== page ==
The World Bank’s Board of Executive Directors on Thursday approved $40 million in funding for projects that are expected to benefit approximately 33,000 Cambodians.

They will receive improved training and labour market services, according to a May 24 World Bank press release.

The credit, from the World Bank’s International Development Association (IDA), aims to enhance the quality and relevance of job-related skills among the country’s workforce, thus increasing the employability and earnings of workers. 

It will support the Skills for Better Jobs Project, which seeks to strengthen technical and vocational education and training, improve career guidance and job search support, and better engage employers when developing training programmes. 

“Cambodia’s economy and employment market have grown rapidly in recent decades as macroeconomic stability, openness to trade, and preferential access to Western markets helped the country attract overseas investment,” according to the press release. 

“However, the quality of jobs is low: 89 per cent of jobs in the Kingdom are low-skilled and a large share are informal,” it added.

The five-year Skills for Better Jobs Project is designed to help Cambodia’s economy diversify into sectors that require more medium-skilled occupations. It will be implemented by the Ministry of Labour and Vocational Training and the Ministry of Economy and Finance’s Skills Development Fund.

Maryam Salim, World Bank country manager for Cambodia, said in the press release that as Cambodia aims to move up value chains and diversify its production, upskilling its current and upcoming workforce will be key to attracting more and better foreign direct investment, as well as responding to employer needs.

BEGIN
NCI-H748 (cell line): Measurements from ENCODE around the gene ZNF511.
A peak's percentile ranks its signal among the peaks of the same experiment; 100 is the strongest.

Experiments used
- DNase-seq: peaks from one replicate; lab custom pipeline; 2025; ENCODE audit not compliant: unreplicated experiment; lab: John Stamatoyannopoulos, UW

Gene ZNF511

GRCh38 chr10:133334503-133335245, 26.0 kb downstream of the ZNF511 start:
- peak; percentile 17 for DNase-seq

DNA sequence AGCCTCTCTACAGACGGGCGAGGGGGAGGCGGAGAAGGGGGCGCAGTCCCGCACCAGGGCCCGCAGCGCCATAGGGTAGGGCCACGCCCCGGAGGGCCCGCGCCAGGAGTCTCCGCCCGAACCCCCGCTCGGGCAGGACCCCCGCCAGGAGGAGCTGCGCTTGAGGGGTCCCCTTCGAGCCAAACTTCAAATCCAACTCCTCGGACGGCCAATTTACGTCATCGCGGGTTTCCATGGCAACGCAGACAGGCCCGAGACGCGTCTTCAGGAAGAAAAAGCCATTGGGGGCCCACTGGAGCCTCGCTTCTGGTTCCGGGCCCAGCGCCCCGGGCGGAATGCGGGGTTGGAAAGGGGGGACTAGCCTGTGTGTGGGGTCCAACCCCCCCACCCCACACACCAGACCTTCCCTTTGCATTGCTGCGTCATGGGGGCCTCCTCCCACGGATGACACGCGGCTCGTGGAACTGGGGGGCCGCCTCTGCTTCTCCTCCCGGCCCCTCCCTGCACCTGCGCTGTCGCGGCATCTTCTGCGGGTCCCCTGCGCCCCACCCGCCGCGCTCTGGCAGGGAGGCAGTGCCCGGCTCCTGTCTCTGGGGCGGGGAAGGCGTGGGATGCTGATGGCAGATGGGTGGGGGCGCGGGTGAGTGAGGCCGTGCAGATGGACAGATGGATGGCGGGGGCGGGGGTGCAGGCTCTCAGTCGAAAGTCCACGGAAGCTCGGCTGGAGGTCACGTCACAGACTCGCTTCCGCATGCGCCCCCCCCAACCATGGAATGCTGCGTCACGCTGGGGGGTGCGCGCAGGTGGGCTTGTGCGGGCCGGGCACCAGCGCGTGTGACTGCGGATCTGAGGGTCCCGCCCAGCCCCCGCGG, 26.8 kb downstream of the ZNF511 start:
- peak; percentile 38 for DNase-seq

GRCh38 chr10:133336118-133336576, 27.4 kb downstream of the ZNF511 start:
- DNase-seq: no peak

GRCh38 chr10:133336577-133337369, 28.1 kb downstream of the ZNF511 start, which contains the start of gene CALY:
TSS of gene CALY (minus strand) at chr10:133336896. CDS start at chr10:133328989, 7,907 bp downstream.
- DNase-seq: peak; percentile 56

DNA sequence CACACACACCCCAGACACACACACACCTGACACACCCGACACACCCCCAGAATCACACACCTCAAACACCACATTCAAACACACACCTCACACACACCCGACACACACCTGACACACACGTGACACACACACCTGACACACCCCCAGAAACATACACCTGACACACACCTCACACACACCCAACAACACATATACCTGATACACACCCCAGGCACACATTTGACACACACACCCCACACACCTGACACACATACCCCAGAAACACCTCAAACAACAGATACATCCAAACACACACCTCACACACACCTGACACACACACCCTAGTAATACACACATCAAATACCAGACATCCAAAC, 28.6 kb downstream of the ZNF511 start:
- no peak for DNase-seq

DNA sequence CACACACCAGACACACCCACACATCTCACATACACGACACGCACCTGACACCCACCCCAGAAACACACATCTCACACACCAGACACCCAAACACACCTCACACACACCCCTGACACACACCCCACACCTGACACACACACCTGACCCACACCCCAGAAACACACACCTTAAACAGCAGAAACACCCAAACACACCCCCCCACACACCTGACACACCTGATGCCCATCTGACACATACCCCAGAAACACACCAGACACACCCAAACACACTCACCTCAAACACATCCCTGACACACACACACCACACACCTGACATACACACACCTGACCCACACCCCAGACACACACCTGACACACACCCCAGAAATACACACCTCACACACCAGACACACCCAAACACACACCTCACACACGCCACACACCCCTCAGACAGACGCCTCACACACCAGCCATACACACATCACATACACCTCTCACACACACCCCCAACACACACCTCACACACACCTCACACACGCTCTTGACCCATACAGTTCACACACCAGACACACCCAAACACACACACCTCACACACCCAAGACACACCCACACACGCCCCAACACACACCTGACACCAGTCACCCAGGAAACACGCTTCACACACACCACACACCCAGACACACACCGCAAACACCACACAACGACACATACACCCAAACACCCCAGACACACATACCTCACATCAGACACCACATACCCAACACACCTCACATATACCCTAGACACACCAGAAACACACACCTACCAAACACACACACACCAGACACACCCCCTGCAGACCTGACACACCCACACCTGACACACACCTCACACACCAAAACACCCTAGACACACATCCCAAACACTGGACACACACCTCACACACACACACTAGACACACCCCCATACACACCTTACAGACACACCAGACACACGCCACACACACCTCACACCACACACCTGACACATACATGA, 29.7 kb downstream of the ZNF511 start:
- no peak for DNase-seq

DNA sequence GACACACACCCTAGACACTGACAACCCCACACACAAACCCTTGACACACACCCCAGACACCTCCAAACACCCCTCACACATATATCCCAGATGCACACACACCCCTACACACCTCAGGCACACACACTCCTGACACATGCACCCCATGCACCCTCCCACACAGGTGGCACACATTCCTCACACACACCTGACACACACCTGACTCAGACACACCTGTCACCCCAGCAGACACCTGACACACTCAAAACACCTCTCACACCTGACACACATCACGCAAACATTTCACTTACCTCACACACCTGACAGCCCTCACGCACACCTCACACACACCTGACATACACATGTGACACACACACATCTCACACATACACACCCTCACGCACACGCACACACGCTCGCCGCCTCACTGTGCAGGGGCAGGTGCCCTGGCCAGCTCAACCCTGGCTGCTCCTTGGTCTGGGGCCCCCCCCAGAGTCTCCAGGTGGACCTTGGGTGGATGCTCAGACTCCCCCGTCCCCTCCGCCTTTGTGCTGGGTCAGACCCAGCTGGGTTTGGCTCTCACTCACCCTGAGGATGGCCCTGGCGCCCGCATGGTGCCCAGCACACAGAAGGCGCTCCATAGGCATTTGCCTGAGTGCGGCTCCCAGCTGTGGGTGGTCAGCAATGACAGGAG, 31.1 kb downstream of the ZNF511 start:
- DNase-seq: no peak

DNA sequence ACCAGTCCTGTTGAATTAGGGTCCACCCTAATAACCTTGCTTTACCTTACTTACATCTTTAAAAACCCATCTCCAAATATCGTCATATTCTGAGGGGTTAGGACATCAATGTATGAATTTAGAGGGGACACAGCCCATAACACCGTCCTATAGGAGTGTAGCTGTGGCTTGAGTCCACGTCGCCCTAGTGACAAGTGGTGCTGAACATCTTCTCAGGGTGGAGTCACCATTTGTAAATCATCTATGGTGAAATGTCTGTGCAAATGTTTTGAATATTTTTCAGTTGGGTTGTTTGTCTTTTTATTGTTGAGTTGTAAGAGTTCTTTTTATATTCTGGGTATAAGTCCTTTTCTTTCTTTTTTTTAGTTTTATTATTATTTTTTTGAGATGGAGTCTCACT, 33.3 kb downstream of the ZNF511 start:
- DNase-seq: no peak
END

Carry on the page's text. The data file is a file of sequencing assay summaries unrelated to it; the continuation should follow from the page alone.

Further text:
“Technical skills training, when demand-responsive and supplemented with training in complementary skills, such as digital and behavioral skills, can support Cambodia in achieving its objectives,” she explained.

The key expected outcomes of the project include greater employer satisfaction with the skills of training-programme graduates and an increase in the share of graduates who find jobs paying more than the national median wage.

Increasing industry's voice in training design and delivery, and facilitating dialogue and collaboration between training institutions and employers and an improved labour market information system, as well as an increase in the number of individuals receiving job counselling and career guidance are expected to result from the project.